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Tunisia’s president, UGTT speak out against Ramadan curfew |

TUNIS – Tunisia’s president and the country’s powerful labour union on Friday urged the government to review the 7pm curfew it has brought in to slow COVID-19 infections, a curfew which they say will hit shops, cafes and restaurants in the month of Ramadan that starts next week.

The intervention of President Kais Saied and the UGTT union followed a gathering of hundreds of workers in the city of Sousse vowing they would keep shops and cafes open and after protests in el-Kef, Monastir and Mahdia.

Prime Minister Hichem Mechichi’s government announced the tougher health restrictions on Wednesday to combat a surge in new cases, bringing the nightly curfew forward to 7pm from 10pm and barring public gatherings and markets.

Hospital intensive care units are nearly full and Tunisia has only slowly rolled out a national vaccination campaign.

During Islam’s holy month of Ramadan, Muslims fast by day and traditionally gather with friends or family in the evenings, frequenting street markets and eating out.

A cafe owners’ syndicate linked to another union, UTICA, said the curfew would leave 400,000 workers without jobs during Ramadan.

The government has said it will give $70 each to thousands of workers in a bid to avoid social unrest of the kind that broke out across the country in January.

Tunisia faces an unprecedented financial crisis, with a budgeted fiscal deficit of 11% this year adding to its already large public debt as political infighting complicates work on a reform programme aimed at reassuring foreign lenders.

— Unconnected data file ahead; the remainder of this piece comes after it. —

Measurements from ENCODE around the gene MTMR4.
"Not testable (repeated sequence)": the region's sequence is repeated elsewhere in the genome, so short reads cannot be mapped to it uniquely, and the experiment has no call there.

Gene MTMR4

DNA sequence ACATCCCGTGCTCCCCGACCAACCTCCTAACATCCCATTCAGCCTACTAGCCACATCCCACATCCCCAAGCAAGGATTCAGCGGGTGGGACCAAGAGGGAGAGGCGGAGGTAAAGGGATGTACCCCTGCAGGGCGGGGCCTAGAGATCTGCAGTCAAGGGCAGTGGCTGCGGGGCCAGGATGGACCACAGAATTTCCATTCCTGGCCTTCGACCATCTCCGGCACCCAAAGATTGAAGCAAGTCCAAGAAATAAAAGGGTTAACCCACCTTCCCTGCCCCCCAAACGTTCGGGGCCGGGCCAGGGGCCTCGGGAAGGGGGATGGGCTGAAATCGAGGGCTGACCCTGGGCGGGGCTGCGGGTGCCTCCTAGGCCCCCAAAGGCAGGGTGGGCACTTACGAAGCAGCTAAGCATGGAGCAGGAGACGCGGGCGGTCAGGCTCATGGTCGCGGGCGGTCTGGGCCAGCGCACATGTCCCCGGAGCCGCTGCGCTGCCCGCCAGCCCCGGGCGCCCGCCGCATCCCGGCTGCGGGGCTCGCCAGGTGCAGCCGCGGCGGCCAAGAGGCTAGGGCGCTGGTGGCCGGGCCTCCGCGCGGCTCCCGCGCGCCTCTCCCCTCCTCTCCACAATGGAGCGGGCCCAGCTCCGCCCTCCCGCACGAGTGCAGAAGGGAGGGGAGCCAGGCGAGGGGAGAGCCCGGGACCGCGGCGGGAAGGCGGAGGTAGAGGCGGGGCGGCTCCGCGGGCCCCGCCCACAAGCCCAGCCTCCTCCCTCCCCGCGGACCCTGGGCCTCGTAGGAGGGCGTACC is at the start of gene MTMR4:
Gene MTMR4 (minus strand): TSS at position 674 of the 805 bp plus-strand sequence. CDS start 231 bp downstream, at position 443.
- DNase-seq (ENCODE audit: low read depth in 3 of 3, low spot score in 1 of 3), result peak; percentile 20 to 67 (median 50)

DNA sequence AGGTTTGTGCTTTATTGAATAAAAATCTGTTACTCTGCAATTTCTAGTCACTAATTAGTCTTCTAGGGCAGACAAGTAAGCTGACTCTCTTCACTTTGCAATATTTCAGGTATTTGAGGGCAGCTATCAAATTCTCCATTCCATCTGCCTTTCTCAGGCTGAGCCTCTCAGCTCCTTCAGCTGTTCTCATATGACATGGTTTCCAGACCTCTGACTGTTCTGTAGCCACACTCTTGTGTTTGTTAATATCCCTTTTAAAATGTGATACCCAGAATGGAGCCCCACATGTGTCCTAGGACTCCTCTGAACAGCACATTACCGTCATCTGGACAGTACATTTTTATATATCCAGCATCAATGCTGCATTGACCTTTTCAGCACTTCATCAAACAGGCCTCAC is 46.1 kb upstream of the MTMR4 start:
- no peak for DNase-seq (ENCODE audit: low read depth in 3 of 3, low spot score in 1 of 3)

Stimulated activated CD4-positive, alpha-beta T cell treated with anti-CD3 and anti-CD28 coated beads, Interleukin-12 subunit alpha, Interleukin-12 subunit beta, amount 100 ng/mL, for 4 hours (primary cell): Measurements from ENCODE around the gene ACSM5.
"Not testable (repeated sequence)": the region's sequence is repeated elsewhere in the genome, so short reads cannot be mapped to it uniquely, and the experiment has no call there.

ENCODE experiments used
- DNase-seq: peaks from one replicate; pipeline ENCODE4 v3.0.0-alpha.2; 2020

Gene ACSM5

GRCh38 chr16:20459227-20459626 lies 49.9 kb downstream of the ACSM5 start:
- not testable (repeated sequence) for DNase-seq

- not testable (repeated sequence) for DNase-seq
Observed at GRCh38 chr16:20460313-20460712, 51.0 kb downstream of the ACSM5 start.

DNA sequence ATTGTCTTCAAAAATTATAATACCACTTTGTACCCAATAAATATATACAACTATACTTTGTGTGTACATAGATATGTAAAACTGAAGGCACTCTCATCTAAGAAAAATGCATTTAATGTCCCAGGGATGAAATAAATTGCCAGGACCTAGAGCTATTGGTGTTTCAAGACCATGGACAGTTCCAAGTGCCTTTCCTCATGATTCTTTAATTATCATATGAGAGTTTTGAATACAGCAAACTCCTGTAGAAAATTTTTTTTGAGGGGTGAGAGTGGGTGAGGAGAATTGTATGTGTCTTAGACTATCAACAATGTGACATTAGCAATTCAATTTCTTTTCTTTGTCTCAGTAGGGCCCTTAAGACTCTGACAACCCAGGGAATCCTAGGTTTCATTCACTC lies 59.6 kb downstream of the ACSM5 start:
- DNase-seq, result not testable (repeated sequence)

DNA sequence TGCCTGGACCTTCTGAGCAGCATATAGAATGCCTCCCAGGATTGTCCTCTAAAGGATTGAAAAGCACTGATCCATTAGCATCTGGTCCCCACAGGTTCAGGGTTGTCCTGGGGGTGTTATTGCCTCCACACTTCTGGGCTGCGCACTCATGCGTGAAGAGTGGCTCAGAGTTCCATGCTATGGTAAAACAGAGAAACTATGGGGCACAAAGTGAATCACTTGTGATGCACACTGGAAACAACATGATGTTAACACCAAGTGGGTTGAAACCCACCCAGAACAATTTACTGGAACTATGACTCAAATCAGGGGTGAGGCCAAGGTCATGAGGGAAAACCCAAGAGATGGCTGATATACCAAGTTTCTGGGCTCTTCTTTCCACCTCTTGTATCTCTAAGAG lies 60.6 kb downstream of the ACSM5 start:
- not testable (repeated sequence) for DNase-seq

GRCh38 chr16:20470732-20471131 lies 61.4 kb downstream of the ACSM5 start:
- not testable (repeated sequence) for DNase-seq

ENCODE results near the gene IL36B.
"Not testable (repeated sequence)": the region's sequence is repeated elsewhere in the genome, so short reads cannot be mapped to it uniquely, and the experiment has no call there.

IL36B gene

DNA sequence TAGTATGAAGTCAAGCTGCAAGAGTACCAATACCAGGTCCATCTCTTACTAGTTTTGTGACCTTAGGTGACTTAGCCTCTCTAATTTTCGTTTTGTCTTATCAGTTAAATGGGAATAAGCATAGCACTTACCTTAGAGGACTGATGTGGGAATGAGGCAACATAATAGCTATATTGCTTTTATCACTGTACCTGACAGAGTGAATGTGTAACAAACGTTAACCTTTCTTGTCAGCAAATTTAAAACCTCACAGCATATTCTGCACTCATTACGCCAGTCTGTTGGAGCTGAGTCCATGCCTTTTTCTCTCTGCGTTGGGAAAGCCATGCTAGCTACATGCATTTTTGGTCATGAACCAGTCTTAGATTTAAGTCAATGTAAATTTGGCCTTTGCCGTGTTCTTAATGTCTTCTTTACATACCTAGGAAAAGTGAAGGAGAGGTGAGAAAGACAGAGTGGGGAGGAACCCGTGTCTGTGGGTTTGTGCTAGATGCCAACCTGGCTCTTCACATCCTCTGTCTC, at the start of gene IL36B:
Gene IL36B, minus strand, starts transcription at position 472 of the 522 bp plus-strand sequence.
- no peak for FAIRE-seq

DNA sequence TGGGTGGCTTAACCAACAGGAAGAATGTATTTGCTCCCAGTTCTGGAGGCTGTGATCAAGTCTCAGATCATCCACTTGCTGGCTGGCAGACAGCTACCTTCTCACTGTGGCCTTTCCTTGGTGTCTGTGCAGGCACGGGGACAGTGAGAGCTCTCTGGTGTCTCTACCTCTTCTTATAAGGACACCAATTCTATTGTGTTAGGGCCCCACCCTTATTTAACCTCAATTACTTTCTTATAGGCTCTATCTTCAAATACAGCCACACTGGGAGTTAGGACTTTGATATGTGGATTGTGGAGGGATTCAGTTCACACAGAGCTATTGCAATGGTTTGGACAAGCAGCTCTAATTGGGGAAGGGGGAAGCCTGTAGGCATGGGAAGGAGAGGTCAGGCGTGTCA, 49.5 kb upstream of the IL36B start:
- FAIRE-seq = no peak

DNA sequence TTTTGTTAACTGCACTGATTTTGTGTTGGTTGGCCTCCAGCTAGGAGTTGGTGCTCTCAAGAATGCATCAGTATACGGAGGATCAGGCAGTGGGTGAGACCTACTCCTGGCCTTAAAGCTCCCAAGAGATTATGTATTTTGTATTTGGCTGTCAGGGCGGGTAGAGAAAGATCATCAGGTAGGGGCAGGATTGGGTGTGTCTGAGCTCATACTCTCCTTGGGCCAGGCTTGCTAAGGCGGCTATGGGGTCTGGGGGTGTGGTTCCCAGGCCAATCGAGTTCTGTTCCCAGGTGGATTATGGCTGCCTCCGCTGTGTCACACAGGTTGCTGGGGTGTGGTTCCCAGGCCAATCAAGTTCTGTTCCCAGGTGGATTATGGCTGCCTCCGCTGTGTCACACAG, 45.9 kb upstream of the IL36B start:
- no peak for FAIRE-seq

A young woman walks on the street  in downtown Tunis, April 9, 2021.  (AP)
A young woman walks on the street  in downtown Tunis, April 9, 2021.  (AP)

On Friday, Saied took advantage of the 83rd anniversary of the April 9, 1938 events (Martyrs’ Day) at the Martyrs’ Square in Sejoumi to turn to Mechichi, calling on him to review the 7pm curfew the government has brought in to slow COVID-19 infections, evoking the consequences of this measure on many social categories.

The president’s request did not please Mechichi who responded with edginess that it is up to the scientific committee to make such a decision, hinting that such a matter does not fall within the competence of the Presidency of the Republic.

Saied, however, retorted that the scientific committee had no decision-making power, since it is a political decision.

“There is a scientific side. But there is also a social and economic side … the night time curfew should be reviewed,” he said.

Meanwhile, Noureddine Taboubi, head of the UGTT union which has a million members, said the decision would hit the vulnerable and should be  reexamined.

He noted that after reaching out to the prime minister, a rethink on the curfew is expected, with the authorities taking into account the specific situation of each region.

With pressures from the street mounting and the words of Saied and Taboubi weighing in heavily, Mechichi’s options are limited. The question now is not whether the prime minister will modify the confinement measures but when he will announce the new rules and if he can find a credible compromise between socio-economics and public health requirements.

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